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Approval of new Directive will boost fight against money laundering and terrorist financing

European Commission - IP/05/616   26/05/2005

Other available languages: FR DE

IP/05/616

Brussels, 26 May 2005

Approval of new Directive will boost fight against money laundering and terrorist financing

The European Commission has welcomed the European Parliament’s approval of the proposed Third Directive on the prevention of the use of the financial system for the purposes of money laundering or terrorist financing. The Directive applies to the financial and other key services sectors and also covers all providers of goods, when payments are made in cash in excess of €15.000. Those subject to the Directive must cooperate in the fight against money laundering by taking various measures to establish customers’ identities, report suspicions and set up preventive systems within their organisations. Final adoption of the Directive is expected at the ECOFIN Council of 7 June in Luxembourg.

Internal Market and Services Commissioner Charlie McCreevy said: “The fight against money laundering and terrorist financing is a political priority for the EU. Intense cooperation between the European Parliament, the Council and the Commission has paved the way for a swift adoption of state-of-the art defences in the EU against money laundering and terrorist financing. Not only will the fight against money laundering and terrorist financing benefit from this, but also the integrity and stability of the financial sector The EU is setting an example to be followed and matched.”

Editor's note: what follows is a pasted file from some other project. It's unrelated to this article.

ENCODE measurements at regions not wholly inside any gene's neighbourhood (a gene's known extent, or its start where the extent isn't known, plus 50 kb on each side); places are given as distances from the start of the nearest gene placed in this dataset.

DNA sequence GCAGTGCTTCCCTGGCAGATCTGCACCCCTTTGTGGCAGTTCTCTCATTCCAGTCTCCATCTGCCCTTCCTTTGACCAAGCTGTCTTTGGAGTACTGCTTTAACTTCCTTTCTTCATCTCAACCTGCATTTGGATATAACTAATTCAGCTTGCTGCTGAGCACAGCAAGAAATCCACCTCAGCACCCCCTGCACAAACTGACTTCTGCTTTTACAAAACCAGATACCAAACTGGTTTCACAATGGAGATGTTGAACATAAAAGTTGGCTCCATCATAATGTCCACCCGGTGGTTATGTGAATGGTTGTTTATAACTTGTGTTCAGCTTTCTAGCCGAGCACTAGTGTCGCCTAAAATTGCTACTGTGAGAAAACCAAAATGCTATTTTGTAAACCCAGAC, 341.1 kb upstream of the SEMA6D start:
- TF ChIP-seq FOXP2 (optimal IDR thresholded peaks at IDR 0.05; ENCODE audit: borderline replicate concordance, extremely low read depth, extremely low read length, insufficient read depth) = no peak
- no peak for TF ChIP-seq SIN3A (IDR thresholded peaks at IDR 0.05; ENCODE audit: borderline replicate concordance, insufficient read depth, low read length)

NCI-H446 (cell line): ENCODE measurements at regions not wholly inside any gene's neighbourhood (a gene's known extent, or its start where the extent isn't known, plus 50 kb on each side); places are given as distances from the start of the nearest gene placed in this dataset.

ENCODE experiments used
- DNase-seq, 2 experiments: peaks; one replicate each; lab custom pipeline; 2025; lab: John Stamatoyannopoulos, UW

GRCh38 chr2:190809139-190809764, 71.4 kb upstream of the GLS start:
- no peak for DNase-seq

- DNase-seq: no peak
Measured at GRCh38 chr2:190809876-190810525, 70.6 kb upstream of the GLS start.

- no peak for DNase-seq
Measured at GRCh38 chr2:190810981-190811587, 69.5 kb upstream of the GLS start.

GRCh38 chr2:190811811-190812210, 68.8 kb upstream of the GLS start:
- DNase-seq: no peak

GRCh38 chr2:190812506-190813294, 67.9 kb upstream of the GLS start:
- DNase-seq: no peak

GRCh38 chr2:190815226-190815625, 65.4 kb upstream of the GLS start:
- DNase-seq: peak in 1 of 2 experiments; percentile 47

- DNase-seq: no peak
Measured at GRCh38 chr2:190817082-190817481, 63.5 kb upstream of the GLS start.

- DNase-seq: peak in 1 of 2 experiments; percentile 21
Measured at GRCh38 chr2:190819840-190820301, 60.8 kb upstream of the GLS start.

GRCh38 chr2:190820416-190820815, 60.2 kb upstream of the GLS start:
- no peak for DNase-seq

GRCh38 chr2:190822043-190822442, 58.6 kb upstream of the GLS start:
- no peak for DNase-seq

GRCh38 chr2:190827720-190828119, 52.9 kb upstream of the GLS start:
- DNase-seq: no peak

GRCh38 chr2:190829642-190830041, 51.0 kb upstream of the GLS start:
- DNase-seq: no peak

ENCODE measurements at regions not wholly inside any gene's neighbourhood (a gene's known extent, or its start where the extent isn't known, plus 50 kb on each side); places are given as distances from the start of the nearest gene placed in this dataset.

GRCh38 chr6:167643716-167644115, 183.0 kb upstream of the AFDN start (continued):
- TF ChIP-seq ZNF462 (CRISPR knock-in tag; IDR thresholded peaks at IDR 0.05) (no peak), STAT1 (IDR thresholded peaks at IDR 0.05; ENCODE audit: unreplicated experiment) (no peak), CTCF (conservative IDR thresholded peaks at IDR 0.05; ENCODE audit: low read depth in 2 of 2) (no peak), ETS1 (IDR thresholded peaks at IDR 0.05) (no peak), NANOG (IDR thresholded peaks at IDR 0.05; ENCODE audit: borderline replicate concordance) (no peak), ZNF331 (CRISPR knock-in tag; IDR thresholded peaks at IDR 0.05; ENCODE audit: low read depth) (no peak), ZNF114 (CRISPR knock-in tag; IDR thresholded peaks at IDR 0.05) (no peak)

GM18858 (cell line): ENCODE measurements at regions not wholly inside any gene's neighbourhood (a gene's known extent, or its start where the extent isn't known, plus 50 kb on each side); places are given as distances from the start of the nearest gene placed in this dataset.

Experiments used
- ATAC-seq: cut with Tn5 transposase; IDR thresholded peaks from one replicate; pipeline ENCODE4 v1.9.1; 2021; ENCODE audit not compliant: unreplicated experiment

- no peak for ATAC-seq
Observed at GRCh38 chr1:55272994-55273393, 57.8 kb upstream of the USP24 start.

The Third Anti-Money Laundering Directive builds on existing EU legislation (see IP/04/832) and incorporates into EU law the June 2003 revision of the Forty Recommendations of the Financial Action Task Force (FATF), the international standard setter in the fight against money laundering and terrorist financing.

The Directive is applicable to the financial sector as well as lawyers, notaries, accountants, real estate agents, casinos, trust and company service providers. Its scope also encompasses all providers of goods, when payments are made in cash in excess of €15.000. Those subject to the Directive need to:

  • identify and verify the identity of their customer and of its beneficial owner, and to monitor their business relationship with the customer;
  • report suspicions of money laundering or terrorist financing to the public authorities -usually, the national financial intelligence unit; and
  • take supporting measures, such as ensuring a proper training of the personnel and the establishment of appropriate internal preventive policies and procedures.

The Directive introduces additional requirements and safeguards for situations of higher risk (e.g. trading with correspondent banks situated outside the EU).

For the sake of clarity, the existing 1991 Directive, as amended in 2001, will be repealed and replaced by this Directive, upon its effective entry into force.

For further information see:

http://ec.europa.eu/internal_market/company/financial-crime/index_en.htm


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